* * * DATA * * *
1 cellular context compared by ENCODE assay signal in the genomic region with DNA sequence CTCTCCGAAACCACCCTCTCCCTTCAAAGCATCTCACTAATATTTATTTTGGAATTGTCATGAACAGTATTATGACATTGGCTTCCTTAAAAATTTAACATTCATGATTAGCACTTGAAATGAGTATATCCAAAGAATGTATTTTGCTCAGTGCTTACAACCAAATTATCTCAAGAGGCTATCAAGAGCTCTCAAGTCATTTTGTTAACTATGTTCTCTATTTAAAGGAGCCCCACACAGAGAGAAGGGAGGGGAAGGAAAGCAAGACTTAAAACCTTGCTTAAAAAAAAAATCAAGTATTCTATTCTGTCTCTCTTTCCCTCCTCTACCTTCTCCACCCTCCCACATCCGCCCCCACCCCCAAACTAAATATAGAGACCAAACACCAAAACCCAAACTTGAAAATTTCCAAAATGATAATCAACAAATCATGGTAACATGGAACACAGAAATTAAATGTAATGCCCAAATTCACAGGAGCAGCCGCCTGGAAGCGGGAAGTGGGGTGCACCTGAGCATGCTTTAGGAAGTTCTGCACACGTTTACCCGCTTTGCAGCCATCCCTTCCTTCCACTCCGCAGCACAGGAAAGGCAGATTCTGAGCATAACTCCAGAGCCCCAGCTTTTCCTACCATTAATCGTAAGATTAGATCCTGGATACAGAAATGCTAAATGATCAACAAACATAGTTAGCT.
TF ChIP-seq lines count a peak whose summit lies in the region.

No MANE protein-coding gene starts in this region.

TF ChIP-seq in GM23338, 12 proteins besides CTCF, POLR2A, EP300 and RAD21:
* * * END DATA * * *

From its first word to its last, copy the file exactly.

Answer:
1 cellular context compared by ENCODE assay signal in the genomic region with DNA sequence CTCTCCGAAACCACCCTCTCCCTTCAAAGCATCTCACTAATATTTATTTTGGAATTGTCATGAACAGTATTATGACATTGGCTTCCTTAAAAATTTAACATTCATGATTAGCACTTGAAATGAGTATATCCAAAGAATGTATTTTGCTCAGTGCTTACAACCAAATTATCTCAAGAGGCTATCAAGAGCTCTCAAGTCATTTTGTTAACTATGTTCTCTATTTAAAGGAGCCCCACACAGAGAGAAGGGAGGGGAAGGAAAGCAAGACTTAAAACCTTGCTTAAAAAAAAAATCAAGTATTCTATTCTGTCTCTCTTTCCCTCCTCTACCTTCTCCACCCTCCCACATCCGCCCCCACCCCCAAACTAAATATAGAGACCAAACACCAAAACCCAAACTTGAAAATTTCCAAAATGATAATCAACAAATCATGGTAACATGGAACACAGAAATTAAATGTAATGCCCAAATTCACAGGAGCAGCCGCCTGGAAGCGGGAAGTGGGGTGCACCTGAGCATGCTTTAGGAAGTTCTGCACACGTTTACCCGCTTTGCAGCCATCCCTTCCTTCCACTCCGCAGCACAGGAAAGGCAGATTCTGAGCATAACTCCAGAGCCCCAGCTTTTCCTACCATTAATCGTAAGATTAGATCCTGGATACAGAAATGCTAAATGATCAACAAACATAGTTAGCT.
TF ChIP-seq lines count a peak whose summit lies in the region.

No MANE protein-coding gene starts in this region.

TF ChIP-seq in GM23338, 12 proteins besides CTCF, POLR2A, EP300 and RAD21: